Weather has been brilliant the last couple of weeks, shame we’ve not spent it on the water, but that doesn’t mean I’ve not been thinking about it.
I’ve been considering how to keep an eye on our boat while we’re far away, on and off I’ve thought about building my own monitoring system using a Raspberry Pi, some basic sensors and maybe an old phone or mifi for comms. That would be a fun project, but may well take a long time to get going. And before that I need to solve the power source, so I’ve been thinking about solar.
I am planning to mount one or two panels on the deck, possibly 2x35W panels either side of the forehatch, or maybe just one similar shape panel behind the hatch.
From asking around, googling and watching videos online I think I’m going to need ETFE coated semi-flexible panels.
Getting this fitted will help keep our batteries topped up and then open up the option of extra electronics, perhaps even remote monitoring.
I’ve been seriously considering VirCru, even with it’s annual subscription cost, it does look very good value for money, especially if I compare it to the running cost of a homebrew system (VirCru is about £10/month where I’d probably need to get a data-sim, account and a mifi, which would come out at probably more than £10/month. The initial hardware costs are fairly low, admittedly not as low as digging a pi out of my desk drawer and attaching stuff to it, but definately more reliable!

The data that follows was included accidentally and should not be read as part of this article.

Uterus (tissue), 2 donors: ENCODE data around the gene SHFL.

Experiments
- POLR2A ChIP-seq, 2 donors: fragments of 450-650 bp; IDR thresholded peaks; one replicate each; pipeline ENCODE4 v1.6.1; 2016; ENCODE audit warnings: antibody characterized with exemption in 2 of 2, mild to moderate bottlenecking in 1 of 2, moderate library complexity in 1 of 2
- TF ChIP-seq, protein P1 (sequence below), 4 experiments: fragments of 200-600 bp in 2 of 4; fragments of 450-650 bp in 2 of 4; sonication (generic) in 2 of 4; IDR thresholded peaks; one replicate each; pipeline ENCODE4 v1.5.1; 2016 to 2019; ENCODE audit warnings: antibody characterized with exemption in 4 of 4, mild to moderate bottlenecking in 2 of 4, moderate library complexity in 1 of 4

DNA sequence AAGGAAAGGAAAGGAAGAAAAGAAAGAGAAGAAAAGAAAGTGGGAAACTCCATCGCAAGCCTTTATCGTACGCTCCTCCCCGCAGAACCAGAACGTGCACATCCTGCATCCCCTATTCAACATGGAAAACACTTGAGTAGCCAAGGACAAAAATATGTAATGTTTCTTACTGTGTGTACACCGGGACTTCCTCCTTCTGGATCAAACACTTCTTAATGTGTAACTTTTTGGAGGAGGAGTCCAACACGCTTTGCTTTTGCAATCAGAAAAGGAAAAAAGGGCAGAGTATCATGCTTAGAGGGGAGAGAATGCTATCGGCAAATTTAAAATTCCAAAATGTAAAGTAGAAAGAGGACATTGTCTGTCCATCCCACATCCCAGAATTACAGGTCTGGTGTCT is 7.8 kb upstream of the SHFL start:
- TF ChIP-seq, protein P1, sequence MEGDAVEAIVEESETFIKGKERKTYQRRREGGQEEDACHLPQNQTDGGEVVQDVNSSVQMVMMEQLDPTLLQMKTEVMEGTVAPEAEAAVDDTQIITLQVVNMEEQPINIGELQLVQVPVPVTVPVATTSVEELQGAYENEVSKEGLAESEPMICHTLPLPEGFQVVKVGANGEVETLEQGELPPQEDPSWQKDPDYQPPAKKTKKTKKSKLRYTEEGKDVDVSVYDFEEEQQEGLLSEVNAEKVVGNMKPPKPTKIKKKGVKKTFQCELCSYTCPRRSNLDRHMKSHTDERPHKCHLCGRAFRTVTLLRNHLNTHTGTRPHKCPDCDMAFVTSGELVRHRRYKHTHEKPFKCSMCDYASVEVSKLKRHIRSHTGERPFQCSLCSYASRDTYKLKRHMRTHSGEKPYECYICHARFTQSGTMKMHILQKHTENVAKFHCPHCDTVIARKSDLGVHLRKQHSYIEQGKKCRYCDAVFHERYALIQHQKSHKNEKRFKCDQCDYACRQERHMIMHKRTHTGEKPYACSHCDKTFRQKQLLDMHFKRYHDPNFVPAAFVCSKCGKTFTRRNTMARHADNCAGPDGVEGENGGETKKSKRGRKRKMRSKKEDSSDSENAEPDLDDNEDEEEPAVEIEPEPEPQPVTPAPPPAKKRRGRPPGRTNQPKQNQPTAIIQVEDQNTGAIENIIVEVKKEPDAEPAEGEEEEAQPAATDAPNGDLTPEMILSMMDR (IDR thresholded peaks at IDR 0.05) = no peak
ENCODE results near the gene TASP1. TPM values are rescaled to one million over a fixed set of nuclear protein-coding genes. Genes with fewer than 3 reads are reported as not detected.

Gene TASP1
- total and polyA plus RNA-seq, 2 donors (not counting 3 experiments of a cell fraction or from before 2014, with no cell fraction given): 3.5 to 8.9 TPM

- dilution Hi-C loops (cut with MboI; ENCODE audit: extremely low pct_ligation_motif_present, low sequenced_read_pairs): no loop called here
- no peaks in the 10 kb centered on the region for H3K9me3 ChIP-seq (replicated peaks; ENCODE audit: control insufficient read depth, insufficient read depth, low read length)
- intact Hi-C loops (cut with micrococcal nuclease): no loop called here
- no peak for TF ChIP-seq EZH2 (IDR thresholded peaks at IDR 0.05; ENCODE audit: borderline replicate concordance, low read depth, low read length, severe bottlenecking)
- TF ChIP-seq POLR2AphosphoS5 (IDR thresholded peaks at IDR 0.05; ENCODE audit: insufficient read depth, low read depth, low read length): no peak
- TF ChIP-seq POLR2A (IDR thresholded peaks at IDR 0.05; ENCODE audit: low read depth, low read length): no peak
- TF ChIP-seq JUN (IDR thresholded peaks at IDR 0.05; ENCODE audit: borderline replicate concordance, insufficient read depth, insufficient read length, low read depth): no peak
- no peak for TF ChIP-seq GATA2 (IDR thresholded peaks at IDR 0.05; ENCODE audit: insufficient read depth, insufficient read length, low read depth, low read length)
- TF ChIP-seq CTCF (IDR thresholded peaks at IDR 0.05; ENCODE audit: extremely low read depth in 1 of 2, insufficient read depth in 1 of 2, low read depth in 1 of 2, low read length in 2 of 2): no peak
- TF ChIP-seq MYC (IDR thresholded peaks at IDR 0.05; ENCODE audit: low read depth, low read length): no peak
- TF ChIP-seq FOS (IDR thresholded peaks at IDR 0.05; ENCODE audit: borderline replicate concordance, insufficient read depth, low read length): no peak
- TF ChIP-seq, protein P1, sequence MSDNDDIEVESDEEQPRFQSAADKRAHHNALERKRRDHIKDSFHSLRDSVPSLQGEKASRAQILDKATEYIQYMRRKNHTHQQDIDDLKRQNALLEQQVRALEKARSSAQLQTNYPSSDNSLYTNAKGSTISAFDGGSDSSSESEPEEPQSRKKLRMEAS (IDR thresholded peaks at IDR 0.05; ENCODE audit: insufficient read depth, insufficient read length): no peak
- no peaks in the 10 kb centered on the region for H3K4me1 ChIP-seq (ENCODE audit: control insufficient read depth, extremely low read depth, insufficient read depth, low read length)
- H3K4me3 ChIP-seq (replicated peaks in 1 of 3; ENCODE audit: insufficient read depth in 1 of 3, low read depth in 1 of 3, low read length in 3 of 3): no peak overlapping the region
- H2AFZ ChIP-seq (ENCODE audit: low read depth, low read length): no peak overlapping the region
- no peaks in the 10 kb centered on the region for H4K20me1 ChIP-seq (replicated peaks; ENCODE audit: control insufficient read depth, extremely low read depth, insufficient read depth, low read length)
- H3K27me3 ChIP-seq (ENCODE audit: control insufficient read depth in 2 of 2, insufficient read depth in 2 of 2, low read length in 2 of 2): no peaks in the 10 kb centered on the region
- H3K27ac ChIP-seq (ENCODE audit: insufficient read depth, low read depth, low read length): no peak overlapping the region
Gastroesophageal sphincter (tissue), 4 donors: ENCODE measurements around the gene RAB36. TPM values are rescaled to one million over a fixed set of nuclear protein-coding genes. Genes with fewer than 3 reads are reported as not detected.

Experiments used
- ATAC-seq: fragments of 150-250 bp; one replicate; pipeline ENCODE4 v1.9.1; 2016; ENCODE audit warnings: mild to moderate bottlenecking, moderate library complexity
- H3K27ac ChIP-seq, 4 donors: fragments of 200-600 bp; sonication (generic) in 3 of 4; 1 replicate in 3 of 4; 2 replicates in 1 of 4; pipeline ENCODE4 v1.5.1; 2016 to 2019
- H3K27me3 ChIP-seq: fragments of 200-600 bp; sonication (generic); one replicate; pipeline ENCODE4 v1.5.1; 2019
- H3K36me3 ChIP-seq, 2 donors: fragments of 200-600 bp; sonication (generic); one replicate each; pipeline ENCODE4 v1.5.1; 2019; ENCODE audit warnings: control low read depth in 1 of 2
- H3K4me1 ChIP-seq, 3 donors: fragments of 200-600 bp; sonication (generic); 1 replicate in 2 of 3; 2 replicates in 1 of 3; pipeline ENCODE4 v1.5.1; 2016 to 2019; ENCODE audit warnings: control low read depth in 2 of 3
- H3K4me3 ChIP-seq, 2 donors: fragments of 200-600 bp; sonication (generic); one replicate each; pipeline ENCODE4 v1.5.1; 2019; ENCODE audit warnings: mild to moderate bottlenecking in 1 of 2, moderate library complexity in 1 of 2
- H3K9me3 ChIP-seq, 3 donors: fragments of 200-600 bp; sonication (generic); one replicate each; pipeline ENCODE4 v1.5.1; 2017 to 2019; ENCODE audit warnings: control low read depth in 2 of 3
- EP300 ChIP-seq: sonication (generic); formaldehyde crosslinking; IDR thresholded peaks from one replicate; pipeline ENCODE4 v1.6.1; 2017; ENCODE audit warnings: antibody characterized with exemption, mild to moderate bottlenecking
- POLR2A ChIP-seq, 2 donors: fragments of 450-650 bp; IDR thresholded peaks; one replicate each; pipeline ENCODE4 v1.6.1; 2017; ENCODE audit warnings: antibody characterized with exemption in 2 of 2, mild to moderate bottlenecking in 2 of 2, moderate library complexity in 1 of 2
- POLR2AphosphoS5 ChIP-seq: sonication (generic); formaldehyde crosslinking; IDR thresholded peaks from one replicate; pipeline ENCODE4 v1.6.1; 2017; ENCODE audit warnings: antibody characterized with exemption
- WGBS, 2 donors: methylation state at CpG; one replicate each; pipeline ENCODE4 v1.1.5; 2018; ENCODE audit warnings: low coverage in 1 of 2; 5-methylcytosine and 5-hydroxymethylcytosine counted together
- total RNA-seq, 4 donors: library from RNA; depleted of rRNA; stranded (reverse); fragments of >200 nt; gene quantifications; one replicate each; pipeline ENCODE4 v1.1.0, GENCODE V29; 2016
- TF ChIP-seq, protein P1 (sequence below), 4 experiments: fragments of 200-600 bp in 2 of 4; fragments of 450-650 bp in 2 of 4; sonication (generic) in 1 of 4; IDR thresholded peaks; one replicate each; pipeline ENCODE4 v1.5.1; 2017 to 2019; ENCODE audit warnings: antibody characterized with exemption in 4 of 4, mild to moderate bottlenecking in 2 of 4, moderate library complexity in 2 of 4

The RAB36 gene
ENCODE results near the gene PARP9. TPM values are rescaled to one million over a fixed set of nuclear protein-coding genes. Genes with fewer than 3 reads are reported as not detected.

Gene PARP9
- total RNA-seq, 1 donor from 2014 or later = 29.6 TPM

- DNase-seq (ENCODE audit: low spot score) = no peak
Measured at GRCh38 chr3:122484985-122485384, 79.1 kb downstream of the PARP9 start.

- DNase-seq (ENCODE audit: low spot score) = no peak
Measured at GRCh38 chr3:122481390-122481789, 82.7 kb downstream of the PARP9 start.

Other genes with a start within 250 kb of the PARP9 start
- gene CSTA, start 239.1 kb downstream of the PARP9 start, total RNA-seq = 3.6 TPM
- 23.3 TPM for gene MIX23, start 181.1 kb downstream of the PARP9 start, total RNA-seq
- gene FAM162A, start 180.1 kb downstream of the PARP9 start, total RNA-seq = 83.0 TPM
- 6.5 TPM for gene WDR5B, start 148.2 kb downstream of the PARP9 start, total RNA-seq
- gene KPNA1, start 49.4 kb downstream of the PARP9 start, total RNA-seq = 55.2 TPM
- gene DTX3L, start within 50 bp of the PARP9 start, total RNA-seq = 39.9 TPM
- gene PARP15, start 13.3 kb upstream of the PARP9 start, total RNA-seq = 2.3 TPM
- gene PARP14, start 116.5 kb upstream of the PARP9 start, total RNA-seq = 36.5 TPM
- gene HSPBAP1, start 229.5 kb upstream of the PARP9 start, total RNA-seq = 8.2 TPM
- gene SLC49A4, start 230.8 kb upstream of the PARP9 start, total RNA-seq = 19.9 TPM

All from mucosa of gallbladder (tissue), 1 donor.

After slightly longer than intended Rosie is back at her usual summer home port. Engine is running well and I even managed a few minutes of single-handed sailing on the genoa before getting into Horsey.
Anyway, once underway I met a number of well turned out classic broads sailing boats, they really do well in these light airs compared to a big old Westerly.
The “jobs” list doesn’t seem to get much shorter, but has been OK so far. I never found the time to do the electrical work I’d planned nor fit the vetus waterlock. Both of which will be rainy-day jobs at some stage. What I would like to get done before winter is install 60W of solar and run some kind of remote sensing, perhaps a Pi+GSM mobile to text me if it detects water in bad places.
My provisional plan for winter 2022 was to keep Rosie at Hickling as she used to be, for one thing it costs less than getting lifted out and it’s a little nearer home (only by 5 mins) but I think I really would like to replace or re-seat the cockpit drain thru-hulls (only did the valves).
Rosie Free is now about ready for her winter snooze. Had a great final sail of the season with some friends. Wind was pretty much perfect and we had the old Centaur heeled nicely as we clocked up nearly 5 kts in Horsey Mere.